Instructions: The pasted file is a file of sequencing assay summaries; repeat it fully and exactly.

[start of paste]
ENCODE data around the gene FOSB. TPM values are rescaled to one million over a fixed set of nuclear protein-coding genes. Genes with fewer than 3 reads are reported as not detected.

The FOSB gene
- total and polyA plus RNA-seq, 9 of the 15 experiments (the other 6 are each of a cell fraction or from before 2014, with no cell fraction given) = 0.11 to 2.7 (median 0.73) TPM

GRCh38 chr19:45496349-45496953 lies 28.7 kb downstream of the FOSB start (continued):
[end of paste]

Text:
ENCODE data around the gene FOSB. TPM values are rescaled to one million over a fixed set of nuclear protein-coding genes. Genes with fewer than 3 reads are reported as not detected.

The FOSB gene
- total and polyA plus RNA-seq, 9 of the 15 experiments (the other 6 are each of a cell fraction or from before 2014, with no cell fraction given) = 0.11 to 2.7 (median 0.73) TPM

GRCh38 chr19:45496349-45496953 lies 28.7 kb downstream of the FOSB start (continued):